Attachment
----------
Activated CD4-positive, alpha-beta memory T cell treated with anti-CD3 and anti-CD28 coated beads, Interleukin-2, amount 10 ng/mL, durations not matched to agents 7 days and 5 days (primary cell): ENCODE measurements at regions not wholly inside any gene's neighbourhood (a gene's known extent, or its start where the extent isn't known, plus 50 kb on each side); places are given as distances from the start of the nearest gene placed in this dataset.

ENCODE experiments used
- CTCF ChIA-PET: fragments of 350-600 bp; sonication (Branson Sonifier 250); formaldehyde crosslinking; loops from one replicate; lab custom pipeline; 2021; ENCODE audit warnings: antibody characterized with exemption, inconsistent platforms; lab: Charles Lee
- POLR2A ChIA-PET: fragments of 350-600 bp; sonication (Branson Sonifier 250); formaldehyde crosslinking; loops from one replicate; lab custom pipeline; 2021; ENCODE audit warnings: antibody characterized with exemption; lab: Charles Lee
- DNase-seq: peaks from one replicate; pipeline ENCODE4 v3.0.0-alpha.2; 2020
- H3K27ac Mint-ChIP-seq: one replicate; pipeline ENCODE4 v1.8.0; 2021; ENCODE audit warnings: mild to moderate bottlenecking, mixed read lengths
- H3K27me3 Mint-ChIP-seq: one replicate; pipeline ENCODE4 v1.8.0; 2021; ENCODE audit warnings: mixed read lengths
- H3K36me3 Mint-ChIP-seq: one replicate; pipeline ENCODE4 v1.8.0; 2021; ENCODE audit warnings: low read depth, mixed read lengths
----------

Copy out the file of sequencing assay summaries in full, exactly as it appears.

Activated CD4-positive, alpha-beta memory T cell treated with anti-CD3 and anti-CD28 coated beads, Interleukin-2, amount 10 ng/mL, durations not matched to agents 7 days and 5 days (primary cell): ENCODE measurements at regions not wholly inside any gene's neighbourhood (a gene's known extent, or its start where the extent isn't known, plus 50 kb on each side); places are given as distances from the start of the nearest gene placed in this dataset.

ENCODE experiments used
- CTCF ChIA-PET: fragments of 350-600 bp; sonication (Branson Sonifier 250); formaldehyde crosslinking; loops from one replicate; lab custom pipeline; 2021; ENCODE audit warnings: antibody characterized with exemption, inconsistent platforms; lab: Charles Lee
- POLR2A ChIA-PET: fragments of 350-600 bp; sonication (Branson Sonifier 250); formaldehyde crosslinking; loops from one replicate; lab custom pipeline; 2021; ENCODE audit warnings: antibody characterized with exemption; lab: Charles Lee
- DNase-seq: peaks from one replicate; pipeline ENCODE4 v3.0.0-alpha.2; 2020
- H3K27ac Mint-ChIP-seq: one replicate; pipeline ENCODE4 v1.8.0; 2021; ENCODE audit warnings: mild to moderate bottlenecking, mixed read lengths
- H3K27me3 Mint-ChIP-seq: one replicate; pipeline ENCODE4 v1.8.0; 2021; ENCODE audit warnings: mixed read lengths
- H3K36me3 Mint-ChIP-seq: one replicate; pipeline ENCODE4 v1.8.0; 2021; ENCODE audit warnings: low read depth, mixed read lengths